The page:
What is Astigmatism?

I’m probably asked this question more than any other so here’s a little primer on how the optics of the eye work.

Let’s first go over how light rays behave as they enter the eye.

Normal EyeIn a normal eye, light rays enter the eye, are bent by the tear film, cornea, and lens, and then come to one point focus on the retina. The retina is where rods and cones pick up the light signals which are then transmitted to the brain via the optic nerve.

Nearsighted EyeIn a nearsighted eye, the light rays are bent too much and cause the point focus to land in front of the retina. The closer things are to the eye, the closer they focus to the retina so nearsighted people can see up close, but have trouble with far objects.

These eyes are corrected using minus power lenses to move the point focus so it lands exactly on the retina so this eye can work like the normal eye does.

Farsighted EyeA farsighted eye does not bend light rays enough so the point focus lands behind the retina. These eyes can see things far away, but have more difficulty with near objects.

For these eyes, a plus lens increases the amount of power of the eye and helps to bend light more. With this increased power, light can focus on the retina so this eye also begins to work like a normal eye.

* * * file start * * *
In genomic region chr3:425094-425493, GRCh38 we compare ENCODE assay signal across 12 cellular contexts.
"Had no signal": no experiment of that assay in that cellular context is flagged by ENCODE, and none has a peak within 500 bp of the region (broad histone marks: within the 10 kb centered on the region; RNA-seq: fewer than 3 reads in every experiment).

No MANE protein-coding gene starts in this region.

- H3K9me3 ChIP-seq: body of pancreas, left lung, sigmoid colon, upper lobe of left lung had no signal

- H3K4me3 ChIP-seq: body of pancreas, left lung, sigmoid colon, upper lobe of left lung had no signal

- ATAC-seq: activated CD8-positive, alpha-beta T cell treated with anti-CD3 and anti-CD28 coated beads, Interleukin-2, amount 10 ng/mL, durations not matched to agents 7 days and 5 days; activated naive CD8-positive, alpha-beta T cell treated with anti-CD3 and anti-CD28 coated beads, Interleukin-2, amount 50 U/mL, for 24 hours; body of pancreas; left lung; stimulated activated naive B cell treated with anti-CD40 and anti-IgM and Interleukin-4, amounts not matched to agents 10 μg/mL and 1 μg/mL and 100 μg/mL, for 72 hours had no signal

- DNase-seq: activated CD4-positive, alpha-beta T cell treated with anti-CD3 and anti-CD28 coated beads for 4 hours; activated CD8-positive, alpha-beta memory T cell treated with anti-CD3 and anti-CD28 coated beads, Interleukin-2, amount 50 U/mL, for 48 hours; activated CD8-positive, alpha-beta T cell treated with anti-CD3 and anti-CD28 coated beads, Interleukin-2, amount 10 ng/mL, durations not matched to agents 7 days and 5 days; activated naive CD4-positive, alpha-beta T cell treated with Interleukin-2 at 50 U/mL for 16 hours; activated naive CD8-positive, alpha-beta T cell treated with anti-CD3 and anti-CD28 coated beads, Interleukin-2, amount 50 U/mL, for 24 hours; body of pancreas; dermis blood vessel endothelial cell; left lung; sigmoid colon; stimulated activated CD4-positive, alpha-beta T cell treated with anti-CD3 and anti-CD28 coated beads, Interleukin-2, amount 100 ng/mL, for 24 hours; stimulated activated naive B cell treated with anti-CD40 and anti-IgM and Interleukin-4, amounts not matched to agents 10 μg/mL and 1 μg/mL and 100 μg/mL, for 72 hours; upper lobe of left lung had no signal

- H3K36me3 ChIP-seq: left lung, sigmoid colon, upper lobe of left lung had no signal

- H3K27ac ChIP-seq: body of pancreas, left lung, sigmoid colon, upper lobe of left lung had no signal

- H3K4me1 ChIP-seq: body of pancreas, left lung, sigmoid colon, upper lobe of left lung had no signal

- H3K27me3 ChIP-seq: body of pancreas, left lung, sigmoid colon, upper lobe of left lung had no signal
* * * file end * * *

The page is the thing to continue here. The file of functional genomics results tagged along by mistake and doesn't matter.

Astigmatism occurs when the surface of the eye is uneven. Some light rays are bent more than others so there can be multiple points of focus on the retina. This results in a blurred image no matter if the person is looking at distant or near objects.

Slight AstigmatismIn the eye to the left, there is only a small amount of astigmatism so the brain may be able to put these multiple images together without causing blur or double vision.

Susbtantial AstigmatismHowever, when there is a lot of astigmatism, the light rays come to focus in points that are so far apart, the brain cannot put the image together. In this case, special lenses need to be made to correct all the different amounts of curvature on the eye’s surface. This can be done in eyeglass lenses, soft contact lenses, or in extreme cases, rigid gas permeable lenses.

At Family Eyewear Gallery, Dr. Lin utilizes all of these types of lenses, including custom made contact lenses to correct even the most unusual cases of astigmatism. If you have astigmatism and didn’t think you could wear contact lenses, schedule an appointment today to learn more about your eyewear options